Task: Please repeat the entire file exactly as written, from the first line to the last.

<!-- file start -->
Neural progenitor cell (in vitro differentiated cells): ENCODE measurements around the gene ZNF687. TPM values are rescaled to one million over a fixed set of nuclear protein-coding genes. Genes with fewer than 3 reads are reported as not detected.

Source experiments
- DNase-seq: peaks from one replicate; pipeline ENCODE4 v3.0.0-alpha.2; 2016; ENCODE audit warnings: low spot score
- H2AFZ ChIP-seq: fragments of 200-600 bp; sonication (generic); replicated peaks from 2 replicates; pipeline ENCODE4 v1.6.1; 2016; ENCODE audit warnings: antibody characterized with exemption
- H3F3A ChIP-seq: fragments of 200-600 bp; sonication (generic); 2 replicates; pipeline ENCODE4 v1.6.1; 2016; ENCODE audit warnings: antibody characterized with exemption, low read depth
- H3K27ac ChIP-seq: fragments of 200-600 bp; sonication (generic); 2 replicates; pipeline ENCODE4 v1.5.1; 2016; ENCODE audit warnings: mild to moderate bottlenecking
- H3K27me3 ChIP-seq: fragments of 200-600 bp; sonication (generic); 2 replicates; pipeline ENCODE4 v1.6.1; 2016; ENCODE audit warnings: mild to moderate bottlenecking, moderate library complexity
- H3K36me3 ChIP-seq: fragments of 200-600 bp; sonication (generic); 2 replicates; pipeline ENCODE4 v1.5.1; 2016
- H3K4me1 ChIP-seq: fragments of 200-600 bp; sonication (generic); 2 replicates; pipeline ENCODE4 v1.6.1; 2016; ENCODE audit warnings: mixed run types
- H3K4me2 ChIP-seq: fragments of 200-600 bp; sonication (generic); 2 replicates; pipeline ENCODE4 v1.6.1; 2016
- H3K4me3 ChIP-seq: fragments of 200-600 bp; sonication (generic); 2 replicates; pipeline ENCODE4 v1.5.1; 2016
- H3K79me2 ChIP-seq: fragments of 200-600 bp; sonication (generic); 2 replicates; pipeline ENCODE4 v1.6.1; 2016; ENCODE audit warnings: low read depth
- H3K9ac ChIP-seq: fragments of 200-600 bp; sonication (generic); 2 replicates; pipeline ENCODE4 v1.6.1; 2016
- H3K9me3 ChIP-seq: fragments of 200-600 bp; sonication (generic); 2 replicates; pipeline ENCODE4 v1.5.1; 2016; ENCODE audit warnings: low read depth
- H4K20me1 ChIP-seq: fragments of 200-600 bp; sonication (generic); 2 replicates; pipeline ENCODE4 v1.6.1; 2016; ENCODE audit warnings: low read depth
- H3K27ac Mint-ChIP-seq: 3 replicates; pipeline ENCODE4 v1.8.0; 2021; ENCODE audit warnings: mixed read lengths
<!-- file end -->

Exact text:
Neural progenitor cell (in vitro differentiated cells): ENCODE measurements around the gene ZNF687. TPM values are rescaled to one million over a fixed set of nuclear protein-coding genes. Genes with fewer than 3 reads are reported as not detected.

Source experiments
- DNase-seq: peaks from one replicate; pipeline ENCODE4 v3.0.0-alpha.2; 2016; ENCODE audit warnings: low spot score
- H2AFZ ChIP-seq: fragments of 200-600 bp; sonication (generic); replicated peaks from 2 replicates; pipeline ENCODE4 v1.6.1; 2016; ENCODE audit warnings: antibody characterized with exemption
- H3F3A ChIP-seq: fragments of 200-600 bp; sonication (generic); 2 replicates; pipeline ENCODE4 v1.6.1; 2016; ENCODE audit warnings: antibody characterized with exemption, low read depth
- H3K27ac ChIP-seq: fragments of 200-600 bp; sonication (generic); 2 replicates; pipeline ENCODE4 v1.5.1; 2016; ENCODE audit warnings: mild to moderate bottlenecking
- H3K27me3 ChIP-seq: fragments of 200-600 bp; sonication (generic); 2 replicates; pipeline ENCODE4 v1.6.1; 2016; ENCODE audit warnings: mild to moderate bottlenecking, moderate library complexity
- H3K36me3 ChIP-seq: fragments of 200-600 bp; sonication (generic); 2 replicates; pipeline ENCODE4 v1.5.1; 2016
- H3K4me1 ChIP-seq: fragments of 200-600 bp; sonication (generic); 2 replicates; pipeline ENCODE4 v1.6.1; 2016; ENCODE audit warnings: mixed run types
- H3K4me2 ChIP-seq: fragments of 200-600 bp; sonication (generic); 2 replicates; pipeline ENCODE4 v1.6.1; 2016
- H3K4me3 ChIP-seq: fragments of 200-600 bp; sonication (generic); 2 replicates; pipeline ENCODE4 v1.5.1; 2016
- H3K79me2 ChIP-seq: fragments of 200-600 bp; sonication (generic); 2 replicates; pipeline ENCODE4 v1.6.1; 2016; ENCODE audit warnings: low read depth
- H3K9ac ChIP-seq: fragments of 200-600 bp; sonication (generic); 2 replicates; pipeline ENCODE4 v1.6.1; 2016
- H3K9me3 ChIP-seq: fragments of 200-600 bp; sonication (generic); 2 replicates; pipeline ENCODE4 v1.5.1; 2016; ENCODE audit warnings: low read depth
- H4K20me1 ChIP-seq: fragments of 200-600 bp; sonication (generic); 2 replicates; pipeline ENCODE4 v1.6.1; 2016; ENCODE audit warnings: low read depth
- H3K27ac Mint-ChIP-seq: 3 replicates; pipeline ENCODE4 v1.8.0; 2021; ENCODE audit warnings: mixed read lengths